The state media is unlikely to tell that the fall in imports is a big problem.
Let's talk about foreign trade, writes the Our Money Telegram channel.
Today, in fact, it is pulling the country's economy, not allowing it to finally fall into the abyss, at the same time being a time bomb. And foreign trade has been and remains a topic for many informational speculations.
Foreign trade is what we buy and sell abroad. Ideally, it is important to maintain a balance of these components. It's even better when we sell more than we buy. It is this situation that is now observed in Belarus, on which the propaganda focuses attention.
We are told: everything is fine! The foreign trade balance is positive and reaches record volumes. In fact, the essence of what is happening is that exports are falling in the country (for 7 months of this year it went into the red by 3.7%), but at the same time imports are falling more (by 8.9%). Here the balance is growing.
The state media is unlikely to tell that the drop in imports is, in fact, no less of a problem for the economy. Also, propagandists will not want to divide foreign trade into components, because then it will become clear that the king is naked. And we'll divide it.
So, the goods are divided into “investment”, “intermediate”, and “consumer”. Let's see what we have according to the results of 7 months.
Consumer goods — everything that is bought, conditionally, in a store. Their exports increased by 14%, while imports fell by 9%. There are fewer and fewer European goods on store shelves. “Swiss” chocolate, “Italian” pasta and “French” cheese, if you look closely, are actually made in Russia or China.
As for exports, our dairy products and refrigerators are really selling well on the Russian market. But one should not have illusions: this is not due to increased competitiveness, but quite the opposite, because there are much fewer alternatives.
Intermediate goods are what production needs in the form of raw materials and components. In this sector, exports fell by 12% and imports by 7%. We have less and less raw materials and components, as a result, some assembly plants may start to work intermittently or even stop. It's hard to say what our washing machines, refrigerators, tractors and televisions are made of. If only Chinese components are needed for their production (which is unlikely), one can hope that for the time being they will be available at the very least. But if these are parts from the EU or the US, there are big problems.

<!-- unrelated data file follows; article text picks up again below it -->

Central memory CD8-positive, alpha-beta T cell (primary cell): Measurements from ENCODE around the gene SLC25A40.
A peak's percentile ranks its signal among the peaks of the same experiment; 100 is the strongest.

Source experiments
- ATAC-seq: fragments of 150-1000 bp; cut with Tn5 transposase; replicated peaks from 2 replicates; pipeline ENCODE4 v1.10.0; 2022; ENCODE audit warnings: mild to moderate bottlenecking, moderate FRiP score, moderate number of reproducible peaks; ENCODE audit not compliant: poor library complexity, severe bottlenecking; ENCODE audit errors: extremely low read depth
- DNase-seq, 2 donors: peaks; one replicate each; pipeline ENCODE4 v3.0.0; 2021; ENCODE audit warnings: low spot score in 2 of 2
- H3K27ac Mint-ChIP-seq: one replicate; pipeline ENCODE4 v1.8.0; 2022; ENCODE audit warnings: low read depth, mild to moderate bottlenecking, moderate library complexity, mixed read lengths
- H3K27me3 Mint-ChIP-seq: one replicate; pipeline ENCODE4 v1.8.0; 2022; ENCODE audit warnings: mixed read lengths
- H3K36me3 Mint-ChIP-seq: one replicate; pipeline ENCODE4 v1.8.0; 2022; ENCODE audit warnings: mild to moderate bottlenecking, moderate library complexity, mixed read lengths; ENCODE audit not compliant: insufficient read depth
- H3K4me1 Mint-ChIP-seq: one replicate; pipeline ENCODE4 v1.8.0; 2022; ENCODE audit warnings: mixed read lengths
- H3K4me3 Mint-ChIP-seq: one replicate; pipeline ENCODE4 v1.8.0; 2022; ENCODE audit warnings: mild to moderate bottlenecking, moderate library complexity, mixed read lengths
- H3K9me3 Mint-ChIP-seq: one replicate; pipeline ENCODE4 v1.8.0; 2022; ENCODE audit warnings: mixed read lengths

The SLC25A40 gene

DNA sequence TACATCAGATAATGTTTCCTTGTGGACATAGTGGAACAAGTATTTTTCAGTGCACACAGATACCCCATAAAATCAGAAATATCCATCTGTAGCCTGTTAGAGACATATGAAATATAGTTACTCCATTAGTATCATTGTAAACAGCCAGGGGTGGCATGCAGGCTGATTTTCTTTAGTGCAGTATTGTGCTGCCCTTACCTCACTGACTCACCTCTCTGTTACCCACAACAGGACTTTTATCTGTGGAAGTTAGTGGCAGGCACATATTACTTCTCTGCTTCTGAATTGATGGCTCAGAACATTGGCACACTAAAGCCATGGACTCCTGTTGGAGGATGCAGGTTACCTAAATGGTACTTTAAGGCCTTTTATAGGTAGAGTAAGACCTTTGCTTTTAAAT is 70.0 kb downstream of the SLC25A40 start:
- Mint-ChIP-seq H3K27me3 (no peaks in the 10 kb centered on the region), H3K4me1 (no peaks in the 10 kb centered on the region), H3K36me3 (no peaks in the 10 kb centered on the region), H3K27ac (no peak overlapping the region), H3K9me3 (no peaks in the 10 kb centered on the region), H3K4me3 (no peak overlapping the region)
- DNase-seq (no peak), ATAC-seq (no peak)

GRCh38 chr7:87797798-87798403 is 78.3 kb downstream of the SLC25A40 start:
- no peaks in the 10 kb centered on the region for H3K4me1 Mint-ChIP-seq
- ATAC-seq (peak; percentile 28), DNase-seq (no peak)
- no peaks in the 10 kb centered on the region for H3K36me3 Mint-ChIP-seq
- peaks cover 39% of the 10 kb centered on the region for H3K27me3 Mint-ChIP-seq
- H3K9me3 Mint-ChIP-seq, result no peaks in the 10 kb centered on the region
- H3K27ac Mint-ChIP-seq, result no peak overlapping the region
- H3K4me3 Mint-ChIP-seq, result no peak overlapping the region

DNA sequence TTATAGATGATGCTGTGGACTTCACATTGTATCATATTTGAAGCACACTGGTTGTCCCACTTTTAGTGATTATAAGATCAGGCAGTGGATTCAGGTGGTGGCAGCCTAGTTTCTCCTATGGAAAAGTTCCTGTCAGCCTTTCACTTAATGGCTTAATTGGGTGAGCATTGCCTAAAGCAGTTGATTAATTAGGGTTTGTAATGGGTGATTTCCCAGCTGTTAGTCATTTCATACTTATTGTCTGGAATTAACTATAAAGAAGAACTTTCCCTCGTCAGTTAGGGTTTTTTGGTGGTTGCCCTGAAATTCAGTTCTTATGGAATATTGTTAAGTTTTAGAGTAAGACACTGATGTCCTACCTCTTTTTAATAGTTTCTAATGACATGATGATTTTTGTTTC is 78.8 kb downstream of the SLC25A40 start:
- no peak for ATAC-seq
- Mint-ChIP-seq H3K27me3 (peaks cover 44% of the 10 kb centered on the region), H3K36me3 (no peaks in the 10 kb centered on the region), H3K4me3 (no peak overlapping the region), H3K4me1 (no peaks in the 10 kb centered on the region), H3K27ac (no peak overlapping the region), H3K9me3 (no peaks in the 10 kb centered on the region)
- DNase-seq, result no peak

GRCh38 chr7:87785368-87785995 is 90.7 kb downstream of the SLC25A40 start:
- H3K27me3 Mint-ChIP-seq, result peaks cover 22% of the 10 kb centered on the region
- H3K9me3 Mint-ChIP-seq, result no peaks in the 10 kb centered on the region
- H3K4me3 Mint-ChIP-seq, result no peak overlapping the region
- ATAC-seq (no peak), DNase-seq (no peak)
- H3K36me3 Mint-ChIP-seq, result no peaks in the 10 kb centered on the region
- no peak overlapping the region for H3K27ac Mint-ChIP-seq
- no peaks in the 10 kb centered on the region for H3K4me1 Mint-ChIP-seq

Investment goods are machinery and equipment. Here, exports are growing by 17%, but this most likely means that Russians are now forced to buy some devices in Belarus. At the same time, we see a colossal drop in imports — by 24%. Accordingly, Belarusian production facilities have lost a quarter of the possibilities for modernization or expansion in just 7 months. Let's remember that our dairy products, woodworking, and other industries that showed real results, achieved them due to modern equipment from Europe. Which there will be no more.
Belarusian exports are based on intermediate goods (about 57%), another third is consumer goods. Investment accounts for about 13%. In imports, the picture is similar, only the share of intermediate goods is higher — 69%, while the shares of investment (8%) and consumer goods (23%) are somewhat lower. Obviously, it is the high dependence on imported raw materials and components that will be the main headache for the Belarusian industry. Difficulties with investment imports will appear somewhat later.
Figuratively, we can say that consumer goods are responsible for today's day. For what will happen a week or a month later — intermediate ones. And for what happens in a year — investment. And if today it is still possible to “draw” a positive picture, then in the medium term, and even more so in the long term, everything looks sad. After all, if we want to overwhelm Russia with our goods or components, they simply need to be produced on something. And as the drop in investment imports shows, there will be less and less opportunities to maintain capacities.